Tuesday, February 3, 2009

You have WHAT??!

The above is a common reaction when I mention that we're raising chickens and starting our own little farm in San Francisco's foggy Richmond District.

So, what possessed me to turn my back sand lot (because it really could not be called a backyard) into a little piece of urban heaven? I really don't know. I'd been actively trying to tame the sand and weeds for 7 years planting flowers, putting in a jungle gym for the kids, laying mulch, building raised beds and experimenting with growing veggies and flowers. It looked pretty but I felt it lacked something.

And then, on July 4th last year, I went to the Marin County Fair and fell in love with the chickens. I had to have chickens! They'd eat the weeds, they'd give me eggs, they'd make great compost! So I ordered up an Egglu from Omlet along with 3 18-week old hens and 2 weeks later I had chickens.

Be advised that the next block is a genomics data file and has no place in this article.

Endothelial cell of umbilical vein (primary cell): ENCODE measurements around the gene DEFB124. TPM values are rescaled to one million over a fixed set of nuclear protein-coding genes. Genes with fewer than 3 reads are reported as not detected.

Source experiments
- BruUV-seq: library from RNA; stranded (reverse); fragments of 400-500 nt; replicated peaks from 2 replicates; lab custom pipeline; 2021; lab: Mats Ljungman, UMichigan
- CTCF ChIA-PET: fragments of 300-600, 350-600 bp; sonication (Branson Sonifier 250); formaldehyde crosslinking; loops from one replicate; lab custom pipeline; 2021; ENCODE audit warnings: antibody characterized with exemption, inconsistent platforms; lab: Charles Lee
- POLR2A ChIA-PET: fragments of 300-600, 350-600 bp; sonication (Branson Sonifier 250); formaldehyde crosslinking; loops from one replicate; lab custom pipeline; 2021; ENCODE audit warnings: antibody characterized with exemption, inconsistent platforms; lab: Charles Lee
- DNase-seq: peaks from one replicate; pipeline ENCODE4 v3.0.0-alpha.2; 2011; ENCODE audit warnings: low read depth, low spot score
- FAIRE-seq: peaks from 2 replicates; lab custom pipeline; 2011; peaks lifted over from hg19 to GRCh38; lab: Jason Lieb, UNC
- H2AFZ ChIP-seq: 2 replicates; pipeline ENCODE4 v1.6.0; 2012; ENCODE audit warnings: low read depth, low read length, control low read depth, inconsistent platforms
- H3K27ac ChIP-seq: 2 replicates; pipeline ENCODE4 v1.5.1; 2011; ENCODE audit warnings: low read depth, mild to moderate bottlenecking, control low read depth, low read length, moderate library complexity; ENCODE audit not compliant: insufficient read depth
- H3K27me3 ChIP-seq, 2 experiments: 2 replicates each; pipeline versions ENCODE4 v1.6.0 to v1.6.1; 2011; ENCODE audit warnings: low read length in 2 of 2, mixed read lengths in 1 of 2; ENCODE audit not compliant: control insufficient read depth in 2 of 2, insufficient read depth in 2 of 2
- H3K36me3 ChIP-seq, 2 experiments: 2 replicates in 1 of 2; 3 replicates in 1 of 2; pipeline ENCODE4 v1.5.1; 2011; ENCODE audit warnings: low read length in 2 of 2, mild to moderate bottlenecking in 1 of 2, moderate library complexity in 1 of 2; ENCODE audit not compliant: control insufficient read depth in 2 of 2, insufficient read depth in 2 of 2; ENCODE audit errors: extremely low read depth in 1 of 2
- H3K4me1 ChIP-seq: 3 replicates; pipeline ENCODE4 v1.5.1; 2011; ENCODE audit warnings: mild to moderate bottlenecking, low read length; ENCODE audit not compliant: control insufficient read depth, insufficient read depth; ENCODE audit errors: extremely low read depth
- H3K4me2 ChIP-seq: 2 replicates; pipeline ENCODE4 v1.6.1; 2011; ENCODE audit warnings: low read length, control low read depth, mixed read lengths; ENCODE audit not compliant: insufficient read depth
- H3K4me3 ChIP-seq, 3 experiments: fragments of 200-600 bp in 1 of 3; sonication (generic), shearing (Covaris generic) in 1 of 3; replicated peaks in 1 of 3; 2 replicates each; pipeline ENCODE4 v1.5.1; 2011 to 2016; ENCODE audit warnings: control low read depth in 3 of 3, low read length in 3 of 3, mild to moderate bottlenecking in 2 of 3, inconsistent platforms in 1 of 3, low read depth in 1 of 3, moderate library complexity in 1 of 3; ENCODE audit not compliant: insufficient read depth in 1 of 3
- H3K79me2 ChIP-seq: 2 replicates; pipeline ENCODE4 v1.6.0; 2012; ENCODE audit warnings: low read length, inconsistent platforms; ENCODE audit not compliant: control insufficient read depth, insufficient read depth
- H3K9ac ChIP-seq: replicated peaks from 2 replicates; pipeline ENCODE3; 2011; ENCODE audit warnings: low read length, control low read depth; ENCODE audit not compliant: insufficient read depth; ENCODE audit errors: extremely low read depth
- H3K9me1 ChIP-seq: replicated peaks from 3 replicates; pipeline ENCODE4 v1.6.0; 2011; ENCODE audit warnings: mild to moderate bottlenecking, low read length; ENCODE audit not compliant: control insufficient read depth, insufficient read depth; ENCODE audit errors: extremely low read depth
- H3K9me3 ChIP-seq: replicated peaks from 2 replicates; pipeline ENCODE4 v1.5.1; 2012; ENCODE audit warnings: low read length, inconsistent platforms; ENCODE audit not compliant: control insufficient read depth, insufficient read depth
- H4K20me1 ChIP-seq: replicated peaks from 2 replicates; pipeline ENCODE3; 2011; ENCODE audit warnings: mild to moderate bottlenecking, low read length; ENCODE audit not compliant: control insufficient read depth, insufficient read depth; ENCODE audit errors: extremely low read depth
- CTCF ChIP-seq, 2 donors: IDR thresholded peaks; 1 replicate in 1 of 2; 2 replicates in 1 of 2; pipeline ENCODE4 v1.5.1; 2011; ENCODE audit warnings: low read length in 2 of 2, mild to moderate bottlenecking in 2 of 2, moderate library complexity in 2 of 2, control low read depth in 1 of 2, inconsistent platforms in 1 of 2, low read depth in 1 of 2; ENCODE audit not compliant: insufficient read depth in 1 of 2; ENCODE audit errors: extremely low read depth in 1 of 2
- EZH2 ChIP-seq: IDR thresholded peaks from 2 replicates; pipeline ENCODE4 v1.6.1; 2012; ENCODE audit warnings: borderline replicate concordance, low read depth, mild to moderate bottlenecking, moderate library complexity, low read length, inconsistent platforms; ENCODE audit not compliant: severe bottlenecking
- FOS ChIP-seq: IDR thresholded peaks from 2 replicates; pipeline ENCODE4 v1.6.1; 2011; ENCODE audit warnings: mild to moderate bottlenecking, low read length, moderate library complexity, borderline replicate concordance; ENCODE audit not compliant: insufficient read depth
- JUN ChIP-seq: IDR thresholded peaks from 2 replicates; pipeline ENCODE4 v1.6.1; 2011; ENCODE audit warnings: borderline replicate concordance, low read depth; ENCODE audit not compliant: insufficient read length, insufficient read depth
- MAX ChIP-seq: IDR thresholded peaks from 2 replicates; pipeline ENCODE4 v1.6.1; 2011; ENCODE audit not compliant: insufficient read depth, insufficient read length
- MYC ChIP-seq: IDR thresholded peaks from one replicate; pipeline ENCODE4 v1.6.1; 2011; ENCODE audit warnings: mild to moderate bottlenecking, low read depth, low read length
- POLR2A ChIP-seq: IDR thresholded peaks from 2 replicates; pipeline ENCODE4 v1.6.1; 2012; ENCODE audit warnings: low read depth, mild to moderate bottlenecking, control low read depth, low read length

In late August, I ran across an article in the SF Chronicle about a new company called that would install, maintain and harvest veggies for you. I liked the idea, but didn't want to give up my involvement in the garden. MyFarm assured me I could work as much as I wanted in the garden. I thought 'why not': they'll lay the drip irrigation and do the crummy winter gardening. Great deal!

And now, as of last week, I have 2 very tall bee hives nestled into the back corner of my yard. The bees haven't been installed yet (not until late March) but there seems to be a lot of bees hanging out around the hives. My hope with the hives is that the bees will help pollinate the flowers and veggies plus we'll get yummy honey.

What's next? I'm hoping the city will let windmills be installed. We may not have sun in the Richmond, but we certainly have wind!